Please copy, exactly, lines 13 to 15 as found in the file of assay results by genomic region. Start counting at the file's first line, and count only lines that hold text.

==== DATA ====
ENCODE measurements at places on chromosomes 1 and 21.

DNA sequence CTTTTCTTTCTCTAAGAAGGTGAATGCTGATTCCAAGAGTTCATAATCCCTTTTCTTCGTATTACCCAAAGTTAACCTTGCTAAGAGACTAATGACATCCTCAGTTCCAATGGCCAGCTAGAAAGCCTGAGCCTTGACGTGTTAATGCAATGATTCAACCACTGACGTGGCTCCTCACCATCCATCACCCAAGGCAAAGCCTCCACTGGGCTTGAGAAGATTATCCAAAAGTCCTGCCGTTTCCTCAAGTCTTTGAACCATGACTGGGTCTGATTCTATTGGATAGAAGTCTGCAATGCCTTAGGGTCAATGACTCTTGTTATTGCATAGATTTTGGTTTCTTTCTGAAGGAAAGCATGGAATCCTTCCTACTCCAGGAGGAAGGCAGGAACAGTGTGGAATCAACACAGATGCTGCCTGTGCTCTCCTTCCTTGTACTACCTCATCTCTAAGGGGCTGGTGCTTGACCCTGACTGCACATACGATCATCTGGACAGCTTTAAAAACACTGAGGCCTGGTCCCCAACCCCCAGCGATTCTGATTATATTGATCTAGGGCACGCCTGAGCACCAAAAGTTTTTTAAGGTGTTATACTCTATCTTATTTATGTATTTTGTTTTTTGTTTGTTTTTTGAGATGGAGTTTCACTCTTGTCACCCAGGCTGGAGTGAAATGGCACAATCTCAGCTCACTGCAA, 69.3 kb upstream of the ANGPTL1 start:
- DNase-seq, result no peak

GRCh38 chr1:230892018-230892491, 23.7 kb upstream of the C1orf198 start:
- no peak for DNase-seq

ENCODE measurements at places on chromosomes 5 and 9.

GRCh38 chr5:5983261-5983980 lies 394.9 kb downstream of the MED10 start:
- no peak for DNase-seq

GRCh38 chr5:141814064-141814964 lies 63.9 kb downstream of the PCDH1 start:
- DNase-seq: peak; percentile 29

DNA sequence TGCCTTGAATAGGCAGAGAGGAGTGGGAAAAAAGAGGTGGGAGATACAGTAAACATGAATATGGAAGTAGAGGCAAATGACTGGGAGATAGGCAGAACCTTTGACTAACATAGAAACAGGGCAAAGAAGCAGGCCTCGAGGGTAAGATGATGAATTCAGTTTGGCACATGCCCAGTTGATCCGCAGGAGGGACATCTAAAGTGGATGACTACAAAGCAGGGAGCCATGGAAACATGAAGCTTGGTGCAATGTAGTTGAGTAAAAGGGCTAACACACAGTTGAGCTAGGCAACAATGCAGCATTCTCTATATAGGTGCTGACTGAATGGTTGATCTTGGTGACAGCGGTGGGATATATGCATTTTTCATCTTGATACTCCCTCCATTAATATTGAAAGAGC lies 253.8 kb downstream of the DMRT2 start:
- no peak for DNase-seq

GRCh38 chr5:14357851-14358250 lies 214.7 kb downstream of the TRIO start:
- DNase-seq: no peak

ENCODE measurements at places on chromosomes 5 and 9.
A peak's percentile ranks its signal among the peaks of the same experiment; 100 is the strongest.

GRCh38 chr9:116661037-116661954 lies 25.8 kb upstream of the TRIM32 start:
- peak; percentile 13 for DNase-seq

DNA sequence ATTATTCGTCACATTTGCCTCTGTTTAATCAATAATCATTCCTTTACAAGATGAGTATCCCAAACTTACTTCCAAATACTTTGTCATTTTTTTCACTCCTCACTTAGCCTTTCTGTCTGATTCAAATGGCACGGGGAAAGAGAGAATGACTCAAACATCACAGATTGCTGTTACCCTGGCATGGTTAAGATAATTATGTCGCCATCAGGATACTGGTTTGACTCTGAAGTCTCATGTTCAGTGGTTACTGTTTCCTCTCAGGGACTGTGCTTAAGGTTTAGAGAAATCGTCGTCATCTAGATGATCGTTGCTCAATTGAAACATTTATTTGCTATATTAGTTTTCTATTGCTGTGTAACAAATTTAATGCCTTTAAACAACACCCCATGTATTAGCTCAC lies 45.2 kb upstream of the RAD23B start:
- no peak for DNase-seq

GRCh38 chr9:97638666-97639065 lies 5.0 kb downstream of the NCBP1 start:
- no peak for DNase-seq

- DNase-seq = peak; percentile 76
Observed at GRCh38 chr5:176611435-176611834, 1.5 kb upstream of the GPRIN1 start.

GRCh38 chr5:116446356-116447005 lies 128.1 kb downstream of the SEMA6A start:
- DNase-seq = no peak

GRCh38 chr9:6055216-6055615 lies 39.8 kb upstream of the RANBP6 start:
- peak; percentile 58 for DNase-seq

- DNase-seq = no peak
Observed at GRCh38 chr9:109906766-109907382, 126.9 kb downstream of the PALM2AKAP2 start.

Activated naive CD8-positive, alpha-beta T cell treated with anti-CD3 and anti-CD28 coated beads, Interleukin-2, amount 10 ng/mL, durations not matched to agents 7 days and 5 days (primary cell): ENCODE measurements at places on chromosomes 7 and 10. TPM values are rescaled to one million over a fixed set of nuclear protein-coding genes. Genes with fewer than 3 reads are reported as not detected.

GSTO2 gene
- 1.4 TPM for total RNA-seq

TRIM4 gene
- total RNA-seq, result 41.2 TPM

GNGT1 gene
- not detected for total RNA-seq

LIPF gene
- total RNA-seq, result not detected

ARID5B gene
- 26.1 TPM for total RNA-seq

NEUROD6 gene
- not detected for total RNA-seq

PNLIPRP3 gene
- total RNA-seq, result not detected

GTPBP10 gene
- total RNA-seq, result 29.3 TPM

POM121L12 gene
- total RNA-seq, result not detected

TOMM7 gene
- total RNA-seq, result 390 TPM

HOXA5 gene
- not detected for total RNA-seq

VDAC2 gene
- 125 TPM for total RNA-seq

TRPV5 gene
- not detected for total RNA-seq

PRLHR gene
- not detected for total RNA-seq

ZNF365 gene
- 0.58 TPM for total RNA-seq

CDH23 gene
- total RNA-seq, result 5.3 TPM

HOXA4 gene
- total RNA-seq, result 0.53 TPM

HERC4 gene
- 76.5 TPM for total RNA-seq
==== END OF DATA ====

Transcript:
GRCh38 chr5:14357851-14358250 lies 214.7 kb downstream of the TRIO start:
- DNase-seq: no peak

ENCODE measurements at places on chromosomes 5 and 9.